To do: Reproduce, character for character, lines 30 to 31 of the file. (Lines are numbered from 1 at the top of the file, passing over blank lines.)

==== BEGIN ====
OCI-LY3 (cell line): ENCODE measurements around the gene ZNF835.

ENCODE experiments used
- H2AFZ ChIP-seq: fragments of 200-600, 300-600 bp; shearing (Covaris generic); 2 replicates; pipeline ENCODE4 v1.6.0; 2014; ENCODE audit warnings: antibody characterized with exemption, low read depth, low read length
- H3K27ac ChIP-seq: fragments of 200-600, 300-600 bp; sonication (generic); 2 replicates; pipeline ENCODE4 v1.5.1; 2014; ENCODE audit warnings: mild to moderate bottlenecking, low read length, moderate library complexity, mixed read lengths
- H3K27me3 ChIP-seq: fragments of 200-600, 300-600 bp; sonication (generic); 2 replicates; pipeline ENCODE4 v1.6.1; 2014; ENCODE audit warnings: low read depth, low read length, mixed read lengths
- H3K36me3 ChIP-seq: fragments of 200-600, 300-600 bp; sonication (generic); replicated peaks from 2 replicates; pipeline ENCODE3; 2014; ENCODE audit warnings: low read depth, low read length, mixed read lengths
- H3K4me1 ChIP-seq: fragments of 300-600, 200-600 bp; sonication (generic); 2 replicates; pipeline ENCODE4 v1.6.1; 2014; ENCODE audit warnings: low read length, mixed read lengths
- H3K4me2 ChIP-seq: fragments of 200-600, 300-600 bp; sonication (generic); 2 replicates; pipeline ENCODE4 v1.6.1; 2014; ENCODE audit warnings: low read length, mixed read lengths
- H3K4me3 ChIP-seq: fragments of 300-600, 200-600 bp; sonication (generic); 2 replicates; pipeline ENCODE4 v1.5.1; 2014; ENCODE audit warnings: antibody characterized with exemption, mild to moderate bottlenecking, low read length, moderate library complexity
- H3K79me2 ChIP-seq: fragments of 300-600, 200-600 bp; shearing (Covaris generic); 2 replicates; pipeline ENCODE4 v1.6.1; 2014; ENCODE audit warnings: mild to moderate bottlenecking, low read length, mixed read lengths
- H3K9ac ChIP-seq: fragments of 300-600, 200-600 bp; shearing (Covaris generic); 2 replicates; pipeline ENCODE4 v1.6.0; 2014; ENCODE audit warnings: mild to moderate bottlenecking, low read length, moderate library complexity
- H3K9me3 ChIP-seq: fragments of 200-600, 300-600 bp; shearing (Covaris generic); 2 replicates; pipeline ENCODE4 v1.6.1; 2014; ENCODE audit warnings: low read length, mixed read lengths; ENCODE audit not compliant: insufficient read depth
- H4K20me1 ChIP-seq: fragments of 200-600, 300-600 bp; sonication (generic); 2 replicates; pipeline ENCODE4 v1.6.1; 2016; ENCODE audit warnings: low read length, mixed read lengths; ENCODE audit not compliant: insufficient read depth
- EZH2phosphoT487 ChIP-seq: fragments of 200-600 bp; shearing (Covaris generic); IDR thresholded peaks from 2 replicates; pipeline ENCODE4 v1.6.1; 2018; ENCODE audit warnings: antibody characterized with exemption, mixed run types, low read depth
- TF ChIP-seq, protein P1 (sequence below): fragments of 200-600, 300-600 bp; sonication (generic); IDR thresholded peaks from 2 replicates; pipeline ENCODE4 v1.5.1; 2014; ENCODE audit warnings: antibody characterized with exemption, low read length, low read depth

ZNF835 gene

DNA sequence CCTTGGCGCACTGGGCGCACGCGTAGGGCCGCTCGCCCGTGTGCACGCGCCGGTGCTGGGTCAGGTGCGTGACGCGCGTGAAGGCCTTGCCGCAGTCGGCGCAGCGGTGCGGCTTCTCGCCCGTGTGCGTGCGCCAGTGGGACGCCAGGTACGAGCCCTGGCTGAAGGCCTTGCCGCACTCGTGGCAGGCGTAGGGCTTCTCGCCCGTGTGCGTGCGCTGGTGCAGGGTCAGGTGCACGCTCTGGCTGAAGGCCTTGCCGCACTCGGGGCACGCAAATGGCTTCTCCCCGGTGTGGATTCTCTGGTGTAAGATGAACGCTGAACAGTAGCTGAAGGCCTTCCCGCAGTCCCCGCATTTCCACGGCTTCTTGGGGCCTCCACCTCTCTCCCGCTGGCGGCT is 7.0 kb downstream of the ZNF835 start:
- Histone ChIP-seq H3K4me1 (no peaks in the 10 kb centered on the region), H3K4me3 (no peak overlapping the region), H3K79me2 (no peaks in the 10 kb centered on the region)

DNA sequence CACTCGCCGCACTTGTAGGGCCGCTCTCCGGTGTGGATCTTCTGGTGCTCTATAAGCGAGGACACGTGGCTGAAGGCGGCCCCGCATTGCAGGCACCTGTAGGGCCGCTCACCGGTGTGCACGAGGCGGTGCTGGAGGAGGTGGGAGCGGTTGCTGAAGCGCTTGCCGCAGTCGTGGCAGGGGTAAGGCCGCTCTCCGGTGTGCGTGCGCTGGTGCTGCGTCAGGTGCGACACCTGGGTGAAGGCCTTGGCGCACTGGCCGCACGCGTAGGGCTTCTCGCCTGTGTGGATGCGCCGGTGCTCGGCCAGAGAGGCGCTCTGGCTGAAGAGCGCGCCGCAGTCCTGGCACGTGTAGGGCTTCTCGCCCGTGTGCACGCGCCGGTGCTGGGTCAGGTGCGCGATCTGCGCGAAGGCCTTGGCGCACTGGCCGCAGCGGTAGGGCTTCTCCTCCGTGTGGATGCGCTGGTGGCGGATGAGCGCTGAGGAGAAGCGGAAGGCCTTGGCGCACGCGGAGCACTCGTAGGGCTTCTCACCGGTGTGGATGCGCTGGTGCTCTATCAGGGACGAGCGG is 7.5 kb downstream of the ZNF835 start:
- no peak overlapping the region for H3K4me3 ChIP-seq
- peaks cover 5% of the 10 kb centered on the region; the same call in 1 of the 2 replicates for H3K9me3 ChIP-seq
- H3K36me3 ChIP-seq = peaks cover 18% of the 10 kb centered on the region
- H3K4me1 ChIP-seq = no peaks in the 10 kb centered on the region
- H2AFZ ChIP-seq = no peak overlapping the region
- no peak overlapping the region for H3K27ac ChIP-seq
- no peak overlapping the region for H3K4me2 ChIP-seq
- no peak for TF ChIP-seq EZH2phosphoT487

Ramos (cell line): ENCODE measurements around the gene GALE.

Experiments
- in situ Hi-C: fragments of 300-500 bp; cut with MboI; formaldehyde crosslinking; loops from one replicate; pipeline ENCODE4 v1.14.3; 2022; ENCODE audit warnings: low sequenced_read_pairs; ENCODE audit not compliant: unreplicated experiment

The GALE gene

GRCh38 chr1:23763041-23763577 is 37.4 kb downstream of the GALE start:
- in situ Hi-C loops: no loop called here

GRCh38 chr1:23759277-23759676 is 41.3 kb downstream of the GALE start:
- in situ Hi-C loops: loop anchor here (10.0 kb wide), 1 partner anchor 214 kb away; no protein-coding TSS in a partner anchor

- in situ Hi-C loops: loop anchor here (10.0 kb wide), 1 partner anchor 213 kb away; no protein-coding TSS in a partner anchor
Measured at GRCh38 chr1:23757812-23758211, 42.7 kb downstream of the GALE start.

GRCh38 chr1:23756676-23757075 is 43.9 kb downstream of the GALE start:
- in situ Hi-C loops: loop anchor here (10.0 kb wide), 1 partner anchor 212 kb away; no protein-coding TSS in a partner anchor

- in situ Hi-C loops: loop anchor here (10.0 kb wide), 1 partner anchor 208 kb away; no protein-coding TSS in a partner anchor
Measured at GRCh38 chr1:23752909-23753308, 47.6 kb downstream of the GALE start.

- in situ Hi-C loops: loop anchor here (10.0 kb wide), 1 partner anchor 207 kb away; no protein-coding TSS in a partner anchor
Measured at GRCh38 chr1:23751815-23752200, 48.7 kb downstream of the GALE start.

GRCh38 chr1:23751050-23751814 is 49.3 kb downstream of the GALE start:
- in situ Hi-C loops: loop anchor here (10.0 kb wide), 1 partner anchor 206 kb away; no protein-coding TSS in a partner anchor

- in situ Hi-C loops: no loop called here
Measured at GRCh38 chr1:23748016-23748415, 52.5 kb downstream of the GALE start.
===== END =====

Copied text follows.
- in situ Hi-C: fragments of 300-500 bp; cut with MboI; formaldehyde crosslinking; loops from one replicate; pipeline ENCODE4 v1.14.3; 2022; ENCODE audit warnings: low sequenced_read_pairs; ENCODE audit not compliant: unreplicated experiment

The GALE gene